The video is of all of the songs and is an adequate document of the show.  The footage is reasonable and fun to watch, though I was a little disappointed in it because virtually none of the video images behind the band are visible, which is a shame since they had a good slide show on this tour.  Luckily, for me, the “Southside of the Sky” images and lighting is somewhat visible in the video as I think they did a really good job with it.  Unlike the video for the previous Like It Is video, this does not seem to favor any particular musician over the others.  It seems to be a much better video presentation which more often than not focuses on the musician one wants to see at a given point in the music.  I will say that I think the audio of the DVD is not nearly as good as that of the CDs.  It is quieter and far less dynamic to my ears.

  • Conclusion

As a live album, the album has a quality sound and is enjoyable to hear.  As a Yes live album, it is a very accurate document of where Yes was in 2014 and what they sound like.  If someone is a fan of and/or enjoys the Yes of 2014, then this album is worth picking up and adding to one’s collection.  This album may help people on the fence about the Yes of 2014 to become fans as it shows truly good performances of classic Yes songs and reveals that this line up can hold its own with Yes’ classic line ups in the past.  Otherwise, if someone just cannot accept a singer other than Jon Anderson and/or cannot accept a keyboardist from the Buggles and/or Asia in Yes, then this album is not for you.

  • Packaging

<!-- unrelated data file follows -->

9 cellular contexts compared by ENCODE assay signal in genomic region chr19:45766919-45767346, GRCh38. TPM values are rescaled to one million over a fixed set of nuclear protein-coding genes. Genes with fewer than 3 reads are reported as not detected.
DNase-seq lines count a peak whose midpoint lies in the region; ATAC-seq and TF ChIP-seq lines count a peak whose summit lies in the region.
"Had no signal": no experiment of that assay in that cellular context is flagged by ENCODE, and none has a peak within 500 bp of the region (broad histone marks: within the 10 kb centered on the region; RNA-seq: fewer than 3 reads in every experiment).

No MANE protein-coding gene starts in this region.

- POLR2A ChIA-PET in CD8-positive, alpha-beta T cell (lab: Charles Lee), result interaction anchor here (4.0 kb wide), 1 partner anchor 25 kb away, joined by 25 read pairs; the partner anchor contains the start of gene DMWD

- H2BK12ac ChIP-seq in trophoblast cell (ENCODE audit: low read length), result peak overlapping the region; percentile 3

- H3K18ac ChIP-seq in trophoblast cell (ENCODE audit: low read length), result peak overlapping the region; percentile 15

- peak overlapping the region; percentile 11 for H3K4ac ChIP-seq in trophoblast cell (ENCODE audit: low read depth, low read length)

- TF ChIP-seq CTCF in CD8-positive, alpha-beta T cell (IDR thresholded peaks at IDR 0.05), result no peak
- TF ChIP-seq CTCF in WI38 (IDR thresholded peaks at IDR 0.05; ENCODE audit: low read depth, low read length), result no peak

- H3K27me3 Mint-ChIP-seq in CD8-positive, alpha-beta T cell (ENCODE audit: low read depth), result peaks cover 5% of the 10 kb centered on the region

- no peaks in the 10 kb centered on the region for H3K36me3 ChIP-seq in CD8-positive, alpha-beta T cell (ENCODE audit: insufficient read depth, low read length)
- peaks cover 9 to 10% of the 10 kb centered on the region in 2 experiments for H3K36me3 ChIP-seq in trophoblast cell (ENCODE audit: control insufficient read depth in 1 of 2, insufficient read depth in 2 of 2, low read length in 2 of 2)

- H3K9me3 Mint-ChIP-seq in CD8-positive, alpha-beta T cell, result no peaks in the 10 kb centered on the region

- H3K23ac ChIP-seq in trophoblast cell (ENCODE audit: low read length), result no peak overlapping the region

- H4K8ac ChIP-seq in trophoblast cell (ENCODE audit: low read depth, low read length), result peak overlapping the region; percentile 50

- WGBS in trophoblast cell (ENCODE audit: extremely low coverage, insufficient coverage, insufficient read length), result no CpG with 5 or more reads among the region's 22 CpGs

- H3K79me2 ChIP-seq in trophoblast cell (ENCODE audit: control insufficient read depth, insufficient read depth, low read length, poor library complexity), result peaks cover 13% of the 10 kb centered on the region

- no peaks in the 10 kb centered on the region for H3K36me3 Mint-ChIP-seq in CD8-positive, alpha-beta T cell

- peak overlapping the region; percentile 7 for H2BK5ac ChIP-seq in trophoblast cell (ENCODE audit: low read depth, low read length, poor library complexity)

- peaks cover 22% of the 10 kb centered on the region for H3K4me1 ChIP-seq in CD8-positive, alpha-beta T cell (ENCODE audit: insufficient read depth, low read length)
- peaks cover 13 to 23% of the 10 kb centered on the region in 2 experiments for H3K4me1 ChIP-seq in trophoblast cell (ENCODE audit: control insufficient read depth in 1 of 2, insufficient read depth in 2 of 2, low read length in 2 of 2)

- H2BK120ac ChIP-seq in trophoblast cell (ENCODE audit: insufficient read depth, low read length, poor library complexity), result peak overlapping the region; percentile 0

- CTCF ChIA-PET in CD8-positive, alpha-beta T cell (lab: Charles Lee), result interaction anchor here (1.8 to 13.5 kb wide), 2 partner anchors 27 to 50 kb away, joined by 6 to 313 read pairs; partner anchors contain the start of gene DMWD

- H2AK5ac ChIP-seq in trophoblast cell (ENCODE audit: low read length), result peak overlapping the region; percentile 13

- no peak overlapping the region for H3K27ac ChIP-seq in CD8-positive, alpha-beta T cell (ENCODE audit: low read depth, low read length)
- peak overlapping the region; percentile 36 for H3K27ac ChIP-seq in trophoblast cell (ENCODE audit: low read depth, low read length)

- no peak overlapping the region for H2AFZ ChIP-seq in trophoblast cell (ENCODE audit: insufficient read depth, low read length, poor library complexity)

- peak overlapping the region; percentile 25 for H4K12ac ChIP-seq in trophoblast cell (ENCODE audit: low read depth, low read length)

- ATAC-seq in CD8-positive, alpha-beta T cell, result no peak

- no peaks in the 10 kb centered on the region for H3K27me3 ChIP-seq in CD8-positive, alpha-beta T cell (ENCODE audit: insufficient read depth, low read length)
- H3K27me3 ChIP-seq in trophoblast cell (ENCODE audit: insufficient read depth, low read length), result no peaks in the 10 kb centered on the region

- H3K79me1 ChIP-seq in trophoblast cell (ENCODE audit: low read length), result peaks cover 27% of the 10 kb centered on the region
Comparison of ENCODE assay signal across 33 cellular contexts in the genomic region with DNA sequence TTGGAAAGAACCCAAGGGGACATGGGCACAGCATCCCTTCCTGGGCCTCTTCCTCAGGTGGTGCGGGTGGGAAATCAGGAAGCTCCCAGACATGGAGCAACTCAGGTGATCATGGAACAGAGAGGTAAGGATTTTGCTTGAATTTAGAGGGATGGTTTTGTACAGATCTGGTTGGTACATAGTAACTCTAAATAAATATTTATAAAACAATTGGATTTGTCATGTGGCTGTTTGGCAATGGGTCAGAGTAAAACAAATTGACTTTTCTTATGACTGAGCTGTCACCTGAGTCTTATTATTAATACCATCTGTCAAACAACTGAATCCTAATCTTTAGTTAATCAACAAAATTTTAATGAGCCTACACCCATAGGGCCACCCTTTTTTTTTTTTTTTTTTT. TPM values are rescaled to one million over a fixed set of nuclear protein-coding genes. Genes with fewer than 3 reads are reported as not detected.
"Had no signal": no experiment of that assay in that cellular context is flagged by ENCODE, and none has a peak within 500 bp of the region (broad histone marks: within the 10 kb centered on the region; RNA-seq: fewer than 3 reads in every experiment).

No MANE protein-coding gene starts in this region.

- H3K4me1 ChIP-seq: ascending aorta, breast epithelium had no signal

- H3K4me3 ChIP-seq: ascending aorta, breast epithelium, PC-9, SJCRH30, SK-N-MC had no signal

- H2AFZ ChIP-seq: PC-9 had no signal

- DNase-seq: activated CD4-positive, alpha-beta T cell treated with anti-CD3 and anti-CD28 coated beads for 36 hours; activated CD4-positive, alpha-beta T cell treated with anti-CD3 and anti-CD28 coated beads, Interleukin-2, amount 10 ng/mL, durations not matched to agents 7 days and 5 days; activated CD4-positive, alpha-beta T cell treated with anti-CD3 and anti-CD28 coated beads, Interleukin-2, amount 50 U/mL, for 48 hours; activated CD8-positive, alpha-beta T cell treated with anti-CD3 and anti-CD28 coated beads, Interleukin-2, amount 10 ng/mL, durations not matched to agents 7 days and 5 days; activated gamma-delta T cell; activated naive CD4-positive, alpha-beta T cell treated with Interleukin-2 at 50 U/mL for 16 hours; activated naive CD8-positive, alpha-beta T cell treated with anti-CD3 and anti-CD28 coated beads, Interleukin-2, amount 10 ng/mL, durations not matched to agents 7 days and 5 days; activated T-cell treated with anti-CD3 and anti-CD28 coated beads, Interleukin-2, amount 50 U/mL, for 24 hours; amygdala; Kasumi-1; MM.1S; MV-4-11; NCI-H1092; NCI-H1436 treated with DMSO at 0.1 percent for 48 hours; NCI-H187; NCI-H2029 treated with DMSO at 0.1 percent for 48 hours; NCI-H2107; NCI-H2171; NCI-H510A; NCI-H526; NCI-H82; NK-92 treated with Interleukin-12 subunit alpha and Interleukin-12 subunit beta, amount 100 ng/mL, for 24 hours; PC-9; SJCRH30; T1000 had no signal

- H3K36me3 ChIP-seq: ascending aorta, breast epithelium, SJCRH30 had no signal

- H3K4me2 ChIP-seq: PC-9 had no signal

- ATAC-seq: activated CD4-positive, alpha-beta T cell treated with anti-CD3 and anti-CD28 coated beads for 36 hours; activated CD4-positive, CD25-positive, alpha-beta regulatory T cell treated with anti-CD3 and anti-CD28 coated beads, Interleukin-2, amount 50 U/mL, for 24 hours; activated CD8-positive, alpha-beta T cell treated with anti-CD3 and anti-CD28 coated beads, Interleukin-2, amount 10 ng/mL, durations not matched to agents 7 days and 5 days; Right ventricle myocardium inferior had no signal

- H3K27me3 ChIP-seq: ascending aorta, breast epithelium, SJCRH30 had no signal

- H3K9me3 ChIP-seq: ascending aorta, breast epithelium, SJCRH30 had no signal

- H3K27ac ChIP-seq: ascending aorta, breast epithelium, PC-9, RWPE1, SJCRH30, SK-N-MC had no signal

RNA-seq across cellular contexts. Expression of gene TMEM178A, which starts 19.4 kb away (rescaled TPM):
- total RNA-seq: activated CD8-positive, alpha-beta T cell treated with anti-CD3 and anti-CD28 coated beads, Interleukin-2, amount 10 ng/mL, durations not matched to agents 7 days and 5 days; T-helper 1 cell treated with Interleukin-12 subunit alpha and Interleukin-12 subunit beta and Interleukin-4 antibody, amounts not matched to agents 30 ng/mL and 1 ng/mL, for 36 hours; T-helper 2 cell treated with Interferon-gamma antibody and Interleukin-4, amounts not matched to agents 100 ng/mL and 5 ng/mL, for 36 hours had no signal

The album is packaged as a digipak and the artwork is pictured below.  As one can see, the album artwork is standard Roger Dean work and also includes some quality photographs of the band.

20150730_212132 20150730_212140[1] 20150730_212210[1] 20150730_212242[2] 20150730_212248[1] 20150730_212259[1] 20150730_212309[1] 20150730_212319[1] 20150730_212332[1]

Yes, Like It Is DVD/CD Set: a Review

This is part of my series of posts on the progressive rock band Yes which you can find here.

Yes has just released its latest live album called Like It Is: At The Bristol Hippodrome documenting a concert played by the band at the Hippodrome in Bristol, England, on May 11, 2014.  This concert was in the context of the Three Album Tour.  The album consists of two CDs and one DVD.

The band fielded the following line up for this concert:

The track list is as follows:

CD 1: Going For the One

  • Going For the One
  • Turn of the Century
  • Parallels
  • Wonderous Stories
  • Awaken

CD 2: The Yes Album

  • Yours is no Disgrace
  • Clap
  • Starship Trooper
  • I’ve Seen All Good People
  • A Venture
  • Perpetual Change

DVD: All tracks

  • The Missing Album

As I said above, this album documents a show from the Three Album Tour where Yes played three albums in sequence in toto live, which means, obviously, one album is missing from this album.  This album contains the entire Going for the One album and entire The Yes Album album, but the actual show also included the entire Close to the Edge album with “Roundabout” from the Fragile album as the encore (naturally).  It also lacks any sort of introduction music.

Word is, among Yes fans, is that Yes is going to soon release a live album from their Heaven & Earth Tour in 2014 in the spring of 2015.  The set list for this tour included the entire Fragile album and entire Close to the Edge album.  So, evidently to avoid duplication on successive albums, Yes decided to not put the Fragile and Close to the Edge live material on this collection.  As an aside, the rumor is that Yes will include the live Heaven & Earth material on a bonus disc with the live album to be released in 2015.